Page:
Mercedes SL350 Night Edition
We cross over to the dark side behind the wheel of German company’s latest special edition
Matt paint finishes are all the rage and Mercedes is cashing in on the trend. The Night Edition looks stunning in its stealth-like finish – a cut above the film wraps being offered by aftermarket modifiers. The changes are only skin deep, but that’s no bad thing when the car underneath is as accomplished as the SL. As a long-distance cruiser it’s peerless, and even with the lower-powered V6 in our SL350, it shows a good turn of pace for a car approaching two tonnes.
The SL has lost its shine! Mercedes is exploring the dark side of its popular roadster with a new limited-run Night Edition, featuring optional Magno matt black paintwork.
It’s not often that a new model arrives at our offices with a notice warning us not to wash it, but that’s exactly what happened here. According to Mercedes’ ‘expert paint colleagues’ in Germany, polishing the vehicle with wax, getting greasy or oily substances on the paint or going anywhere near an automatic car wash is forbidden. The special effect is created using a silky matt clearcoat which is applied as the final layer of paint on the car. This has to be mixed and developed individually for each model and colour it’s applied to.
Car group tests
- New Mercedes SL ride review
- Mercedes SL 500 2016 review
- Mercedes-AMG SL 65 2016 review
- Mercedes SL 400 2016 review
- Mercedes-AMG SL 63 2016 review
- Mercedes SL Mille Miglia 417 review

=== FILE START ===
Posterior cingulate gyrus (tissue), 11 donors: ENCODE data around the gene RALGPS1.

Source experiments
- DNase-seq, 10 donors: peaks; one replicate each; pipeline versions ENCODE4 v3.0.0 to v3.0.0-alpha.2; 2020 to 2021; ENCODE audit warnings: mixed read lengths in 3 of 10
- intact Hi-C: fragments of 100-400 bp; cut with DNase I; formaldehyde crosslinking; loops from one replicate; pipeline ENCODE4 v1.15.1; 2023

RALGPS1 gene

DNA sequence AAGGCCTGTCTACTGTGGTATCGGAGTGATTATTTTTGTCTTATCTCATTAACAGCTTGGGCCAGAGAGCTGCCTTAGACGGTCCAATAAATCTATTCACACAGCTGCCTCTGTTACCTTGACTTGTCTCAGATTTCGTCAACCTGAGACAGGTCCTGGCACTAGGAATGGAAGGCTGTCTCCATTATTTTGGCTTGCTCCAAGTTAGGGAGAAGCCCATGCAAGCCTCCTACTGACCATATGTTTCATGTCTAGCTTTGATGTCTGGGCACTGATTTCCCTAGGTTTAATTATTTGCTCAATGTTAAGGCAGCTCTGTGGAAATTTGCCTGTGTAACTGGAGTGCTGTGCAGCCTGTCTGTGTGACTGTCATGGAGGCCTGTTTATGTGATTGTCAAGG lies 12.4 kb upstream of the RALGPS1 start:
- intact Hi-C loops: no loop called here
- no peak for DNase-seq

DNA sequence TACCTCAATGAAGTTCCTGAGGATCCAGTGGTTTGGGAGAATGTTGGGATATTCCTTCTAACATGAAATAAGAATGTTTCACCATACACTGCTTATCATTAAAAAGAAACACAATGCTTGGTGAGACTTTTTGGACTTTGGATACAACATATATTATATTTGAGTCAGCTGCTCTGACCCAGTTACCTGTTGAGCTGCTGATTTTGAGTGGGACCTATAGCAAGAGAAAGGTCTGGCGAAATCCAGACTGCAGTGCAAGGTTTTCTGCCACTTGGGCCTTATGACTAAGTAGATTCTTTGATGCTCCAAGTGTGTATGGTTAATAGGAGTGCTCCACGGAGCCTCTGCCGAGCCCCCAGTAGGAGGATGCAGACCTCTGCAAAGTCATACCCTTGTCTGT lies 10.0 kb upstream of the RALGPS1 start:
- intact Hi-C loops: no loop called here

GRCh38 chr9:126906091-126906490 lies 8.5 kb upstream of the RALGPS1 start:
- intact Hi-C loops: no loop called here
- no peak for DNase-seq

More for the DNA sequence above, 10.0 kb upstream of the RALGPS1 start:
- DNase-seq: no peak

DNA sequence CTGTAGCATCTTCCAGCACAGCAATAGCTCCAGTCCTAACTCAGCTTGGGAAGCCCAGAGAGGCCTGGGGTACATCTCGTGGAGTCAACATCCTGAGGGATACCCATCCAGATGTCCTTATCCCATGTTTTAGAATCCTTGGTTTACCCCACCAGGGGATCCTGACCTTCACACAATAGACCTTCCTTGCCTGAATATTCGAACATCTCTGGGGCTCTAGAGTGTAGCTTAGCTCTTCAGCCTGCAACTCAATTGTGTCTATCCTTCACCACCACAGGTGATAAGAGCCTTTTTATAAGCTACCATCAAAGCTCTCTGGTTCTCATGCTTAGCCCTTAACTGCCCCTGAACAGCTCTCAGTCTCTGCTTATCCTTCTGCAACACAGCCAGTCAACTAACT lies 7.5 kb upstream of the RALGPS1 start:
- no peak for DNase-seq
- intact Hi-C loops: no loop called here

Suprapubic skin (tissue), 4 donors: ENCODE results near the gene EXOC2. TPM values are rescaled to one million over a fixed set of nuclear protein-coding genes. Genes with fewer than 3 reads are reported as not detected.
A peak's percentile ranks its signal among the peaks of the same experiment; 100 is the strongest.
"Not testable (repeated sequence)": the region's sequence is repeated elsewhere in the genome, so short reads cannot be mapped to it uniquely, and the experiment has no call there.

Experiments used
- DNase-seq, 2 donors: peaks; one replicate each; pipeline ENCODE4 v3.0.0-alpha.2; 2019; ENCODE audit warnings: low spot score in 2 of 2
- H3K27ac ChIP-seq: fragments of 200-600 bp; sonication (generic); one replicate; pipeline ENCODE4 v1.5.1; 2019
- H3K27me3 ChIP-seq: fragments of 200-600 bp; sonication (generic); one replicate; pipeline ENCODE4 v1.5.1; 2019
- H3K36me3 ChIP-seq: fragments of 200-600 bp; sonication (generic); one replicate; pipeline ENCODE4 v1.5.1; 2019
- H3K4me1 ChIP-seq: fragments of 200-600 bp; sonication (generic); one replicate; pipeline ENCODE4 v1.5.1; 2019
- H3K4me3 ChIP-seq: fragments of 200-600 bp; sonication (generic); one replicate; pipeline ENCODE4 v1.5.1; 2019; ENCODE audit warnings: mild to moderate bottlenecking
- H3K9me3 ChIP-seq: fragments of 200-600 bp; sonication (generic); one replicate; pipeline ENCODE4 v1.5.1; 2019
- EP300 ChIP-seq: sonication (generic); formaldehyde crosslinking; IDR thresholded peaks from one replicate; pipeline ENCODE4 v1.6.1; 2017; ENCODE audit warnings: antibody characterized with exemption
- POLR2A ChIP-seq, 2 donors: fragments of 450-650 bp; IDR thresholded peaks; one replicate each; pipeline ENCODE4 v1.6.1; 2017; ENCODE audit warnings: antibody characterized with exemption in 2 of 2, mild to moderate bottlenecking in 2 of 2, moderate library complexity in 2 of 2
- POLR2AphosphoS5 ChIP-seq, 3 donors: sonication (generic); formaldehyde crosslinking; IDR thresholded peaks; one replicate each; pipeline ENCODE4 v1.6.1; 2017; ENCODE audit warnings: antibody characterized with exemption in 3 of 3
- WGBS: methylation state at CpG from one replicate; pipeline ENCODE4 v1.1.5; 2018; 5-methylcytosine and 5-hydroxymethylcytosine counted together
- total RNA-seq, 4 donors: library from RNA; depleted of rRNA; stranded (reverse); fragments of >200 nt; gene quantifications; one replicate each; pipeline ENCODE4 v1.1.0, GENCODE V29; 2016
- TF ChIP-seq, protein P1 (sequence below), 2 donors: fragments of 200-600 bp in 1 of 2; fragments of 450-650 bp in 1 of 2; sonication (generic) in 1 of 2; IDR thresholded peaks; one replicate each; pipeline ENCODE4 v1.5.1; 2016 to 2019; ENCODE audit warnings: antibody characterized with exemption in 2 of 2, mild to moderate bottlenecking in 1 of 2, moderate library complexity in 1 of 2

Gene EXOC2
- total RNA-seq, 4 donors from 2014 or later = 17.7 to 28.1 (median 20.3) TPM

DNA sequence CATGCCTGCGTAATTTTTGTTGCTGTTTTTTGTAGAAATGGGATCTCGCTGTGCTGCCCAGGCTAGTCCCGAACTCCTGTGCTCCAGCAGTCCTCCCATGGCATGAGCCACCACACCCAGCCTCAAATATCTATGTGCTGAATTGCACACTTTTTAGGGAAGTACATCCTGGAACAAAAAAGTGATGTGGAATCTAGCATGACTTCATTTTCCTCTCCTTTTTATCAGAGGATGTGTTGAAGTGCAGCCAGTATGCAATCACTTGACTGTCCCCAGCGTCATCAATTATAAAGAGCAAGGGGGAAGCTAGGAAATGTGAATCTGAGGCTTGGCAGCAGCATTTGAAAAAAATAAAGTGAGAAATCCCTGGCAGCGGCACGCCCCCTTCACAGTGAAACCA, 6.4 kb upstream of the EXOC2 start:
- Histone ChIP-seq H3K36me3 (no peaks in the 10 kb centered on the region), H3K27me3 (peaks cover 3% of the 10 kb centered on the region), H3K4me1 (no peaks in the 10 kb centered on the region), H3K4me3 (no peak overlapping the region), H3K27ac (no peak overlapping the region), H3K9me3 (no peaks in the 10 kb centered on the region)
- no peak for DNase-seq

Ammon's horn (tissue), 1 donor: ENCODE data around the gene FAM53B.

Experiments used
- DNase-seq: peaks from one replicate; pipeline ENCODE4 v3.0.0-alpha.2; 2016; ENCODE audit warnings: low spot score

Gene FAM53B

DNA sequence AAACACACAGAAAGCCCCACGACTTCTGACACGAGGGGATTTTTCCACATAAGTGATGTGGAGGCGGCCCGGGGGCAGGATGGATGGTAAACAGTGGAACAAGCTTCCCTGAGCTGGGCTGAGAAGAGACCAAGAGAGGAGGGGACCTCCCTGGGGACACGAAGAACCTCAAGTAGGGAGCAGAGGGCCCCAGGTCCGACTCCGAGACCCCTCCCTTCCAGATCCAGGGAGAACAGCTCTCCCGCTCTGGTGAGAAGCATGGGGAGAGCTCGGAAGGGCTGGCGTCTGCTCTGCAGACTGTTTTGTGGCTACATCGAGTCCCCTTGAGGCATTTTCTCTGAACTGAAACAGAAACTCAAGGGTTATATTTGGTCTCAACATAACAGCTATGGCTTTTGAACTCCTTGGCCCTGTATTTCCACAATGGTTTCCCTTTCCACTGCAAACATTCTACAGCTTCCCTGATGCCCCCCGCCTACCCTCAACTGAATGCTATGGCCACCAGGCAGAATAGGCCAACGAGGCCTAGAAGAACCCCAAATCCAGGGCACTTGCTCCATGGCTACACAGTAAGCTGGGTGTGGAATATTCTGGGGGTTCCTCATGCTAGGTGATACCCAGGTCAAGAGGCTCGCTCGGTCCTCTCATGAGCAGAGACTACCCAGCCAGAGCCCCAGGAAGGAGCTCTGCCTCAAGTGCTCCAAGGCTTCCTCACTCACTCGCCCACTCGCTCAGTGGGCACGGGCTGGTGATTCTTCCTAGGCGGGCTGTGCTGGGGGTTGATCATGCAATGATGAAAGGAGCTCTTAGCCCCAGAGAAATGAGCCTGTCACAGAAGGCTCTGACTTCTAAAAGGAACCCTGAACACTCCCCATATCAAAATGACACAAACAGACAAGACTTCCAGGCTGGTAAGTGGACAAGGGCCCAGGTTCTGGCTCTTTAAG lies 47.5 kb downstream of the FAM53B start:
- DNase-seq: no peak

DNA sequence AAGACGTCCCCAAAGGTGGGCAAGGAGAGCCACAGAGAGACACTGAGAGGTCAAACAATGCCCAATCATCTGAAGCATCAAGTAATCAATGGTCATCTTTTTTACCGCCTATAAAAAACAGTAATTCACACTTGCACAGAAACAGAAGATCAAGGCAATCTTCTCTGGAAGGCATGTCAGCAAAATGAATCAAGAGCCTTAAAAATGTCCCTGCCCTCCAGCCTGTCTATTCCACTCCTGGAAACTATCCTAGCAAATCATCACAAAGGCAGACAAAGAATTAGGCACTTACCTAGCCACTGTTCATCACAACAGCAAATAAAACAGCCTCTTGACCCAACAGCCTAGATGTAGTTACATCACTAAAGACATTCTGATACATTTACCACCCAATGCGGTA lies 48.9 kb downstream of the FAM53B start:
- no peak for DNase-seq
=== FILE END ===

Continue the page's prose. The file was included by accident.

Used car tests
The process is far more difficult and time consuming than that for glossy paint, but the results speak for themselves. With a rash of companies now offering aftermarket matt film wraps, this look is becoming increasingly popular. The finish on the Night Edition is a cut above that of competitors, though, and causes quite a stir on the high street. However, at £3,636 it is a very pricey option, and when tallied with the other fitted extras it pushed the cost of our test car to more than £80,000.
Further night-inspired updates include dark headlamp surrounds plus tinted tail-lamps and a bootlid brake light cover. Night Edition badges on the front flanks, 19-inch five-spoke AMG alloy wheels and silver brake calipers emblazoned with the three-pointed star logo finish off the exterior changes. On the inside of the cabin, black is once again the predominant colour. Specially designed Nappa leather seats feature Night Edition badging and silver arrow-shaped stitching.
Aluminium trim on the centre console and door panels lifts the ambience tastefully, while Mercedes’ Airscarf system with silver fans visible through the back of the headrest means there’s no excuse for not dropping the metal folding roof.
Night Edition specification can be ordered on both the 350SL and the 500SL. We drove the less powerful version, but with 311bhp from its 3.5-litre V6, performance is not to be sniffed at. On full throttle the powerplant produces strong acceleration and a tuneful note. The ride is superb, making this an ideal machine for eating up motorway miles, while in sport setting it is sharp enough to enjoy a B-road blast.
The 7G Tronic seven-speed auto transmission gels perfectly with this character, too. In self-shifting comfort mode it’s relaxing and a doddle to drive. Slot it into the sport setting, take control via the wheel-mounted paddles and the car comes alive in your hands. With the standard SL350 costing £66,560, it’s debatable whether the Night Edition is worth the extra outlay. It certainly looks the part, though – and if you opt for the V8-engined SL500, it will have the pace to match its stunning paintjob. Beware, though: that unusual finish requires careful attention to maintain.
Rival: Jaguar XK Convertible The British marque’s sporty 2+2 boasts a fabric roof and impeccable road manners. And with prices starting from less than £62,000 for the 5.0-litre V8 version, there is a saving to be made over the SL.